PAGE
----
• Physician assistants/associates are trained in the generalist medical model and function under the supervision of a doctor.
  • Tasks relating to the role include the following: taking patient’s medical histories, performing examinations, making diagnosis, requesting tests, analysing results and the initiation of treatment.
  • Physician associates are currently an unregulated healthcare profession but, once qualified, are strongly encouraged to join the physician associate managed voluntary register.
  • Once on the register they have to complete 50 hours of continuing professional development annually and pass a re-certification examination every six years.
  • Physician assistants in the USA and the Netherlands have prescribing privileges. Statutory regulation for physician assistants/associates lays the groundwork for prescribing privileges and such regulation is under consideration by the government in the UK.
  • According to the most recent FPA census of PA’s in the UK, 94% of PA’s say they enjoy their job, and 92% would recommend it to a friend.
  • The General Medical Council (GMC) has announced that it plans to formally regulate physician associates in the near future, and this should open the door for PA’s to prescribe and request ionising scans in hospital. It is hoped that this regulation will be passed around Summer 2023 as things stand.

So where is Jean now?

We have been walking with our patient Jean through each step of her hospital journey as we’ve moved through Series 11.


So far we have seen Jean assessed and brought into the hospital by paramedics after a fall and long lie at home. She was reviewed by ED nurses and doctors, before being admitted to a medical ward for further investigations.


On arriving on the ward, she had her medications list looked at closely by the pharmacist, and inappropriate medications were held or stopped.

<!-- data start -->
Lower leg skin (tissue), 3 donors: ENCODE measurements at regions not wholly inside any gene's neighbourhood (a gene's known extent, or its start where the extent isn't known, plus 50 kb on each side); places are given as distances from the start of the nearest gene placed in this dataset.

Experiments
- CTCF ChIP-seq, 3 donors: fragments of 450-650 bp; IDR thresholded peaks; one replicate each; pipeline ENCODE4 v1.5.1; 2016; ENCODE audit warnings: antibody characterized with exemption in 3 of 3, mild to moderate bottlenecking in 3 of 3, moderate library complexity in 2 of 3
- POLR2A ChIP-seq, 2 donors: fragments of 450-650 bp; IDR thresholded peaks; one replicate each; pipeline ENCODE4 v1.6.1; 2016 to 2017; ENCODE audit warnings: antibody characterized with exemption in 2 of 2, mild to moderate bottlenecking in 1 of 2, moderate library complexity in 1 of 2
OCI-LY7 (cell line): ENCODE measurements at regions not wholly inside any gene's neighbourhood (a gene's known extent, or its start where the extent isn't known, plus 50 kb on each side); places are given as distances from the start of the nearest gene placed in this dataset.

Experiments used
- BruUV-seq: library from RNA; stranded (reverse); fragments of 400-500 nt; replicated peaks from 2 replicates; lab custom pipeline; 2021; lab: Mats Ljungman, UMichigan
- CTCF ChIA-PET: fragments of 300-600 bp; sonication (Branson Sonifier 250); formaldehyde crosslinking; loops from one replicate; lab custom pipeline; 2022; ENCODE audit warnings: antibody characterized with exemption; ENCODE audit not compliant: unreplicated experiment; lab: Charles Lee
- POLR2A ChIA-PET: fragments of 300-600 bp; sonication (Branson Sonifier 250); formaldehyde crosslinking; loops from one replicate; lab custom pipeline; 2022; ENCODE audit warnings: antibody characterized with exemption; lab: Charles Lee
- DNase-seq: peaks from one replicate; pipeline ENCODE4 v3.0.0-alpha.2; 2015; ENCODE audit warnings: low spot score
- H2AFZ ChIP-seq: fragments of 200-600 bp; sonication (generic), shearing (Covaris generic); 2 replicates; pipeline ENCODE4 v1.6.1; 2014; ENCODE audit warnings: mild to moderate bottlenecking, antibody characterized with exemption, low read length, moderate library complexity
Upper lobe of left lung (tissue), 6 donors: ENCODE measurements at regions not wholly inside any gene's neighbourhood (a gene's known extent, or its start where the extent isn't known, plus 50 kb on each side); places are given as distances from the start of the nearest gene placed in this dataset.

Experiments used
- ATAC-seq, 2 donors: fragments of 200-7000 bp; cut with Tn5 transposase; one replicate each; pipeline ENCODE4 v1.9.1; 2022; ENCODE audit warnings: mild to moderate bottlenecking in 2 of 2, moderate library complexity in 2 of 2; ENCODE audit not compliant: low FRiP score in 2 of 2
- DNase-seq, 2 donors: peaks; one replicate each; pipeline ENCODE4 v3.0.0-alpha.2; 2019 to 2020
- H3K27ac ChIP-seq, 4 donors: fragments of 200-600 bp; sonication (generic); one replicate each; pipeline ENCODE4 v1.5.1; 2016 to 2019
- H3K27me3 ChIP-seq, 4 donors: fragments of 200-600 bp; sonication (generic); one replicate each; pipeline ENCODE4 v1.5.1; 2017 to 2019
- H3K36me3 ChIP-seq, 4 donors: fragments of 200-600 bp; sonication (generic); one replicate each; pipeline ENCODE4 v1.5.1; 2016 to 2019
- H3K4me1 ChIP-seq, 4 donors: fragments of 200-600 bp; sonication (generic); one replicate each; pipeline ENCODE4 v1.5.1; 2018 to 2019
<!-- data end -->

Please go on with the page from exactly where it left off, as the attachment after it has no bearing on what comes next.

Now Jean needs daily review by the ward team, and it is quite likely that one of the physician associates might carry out this task. So who are the PA’s that Jean might meet?


What regular interaction do the PA’s featured on this episode have with older patients like Jean? 


Works part of his week in a GP surgery and the other half of his week in a hospital acute medical unit. The part of the UK he works in has the 2nd highest elderly population in the UK, and so he sees a lot of frail, older patients like Jean. He says that polypharmacy is one of the biggest issues, and is always looking to reduce the medications burden on patients where possible, as well as doing falls risk assessments to ensure their safety.


Works full-time in a hospital medical assessment unit. He says that when looking after older patients like Jean, one of the most important things to manage is delirium. It can often be difficult to establish the full story from patients who are delirious, and so Hamed works hard to speak to family who can help him understand the patient’s baseline better. He also says that constipation and reduced oral intake can be frequent problems for older patients, and these are things that PA’s like him monitor closely.


Works for half of each week as a PA on an elderly care ward, and spends the other half of her week doing a research and quality improvement project looking at the role of ReSPECT forms in advance care planning within the hospital setting. She explains that it can be challenging looking after older patients like Jean with multiple comorbidities, and this level of multimorbidity can result in complex discharge planning. But she finds it very rewarding looking after vulnerable patients with palliative care needs.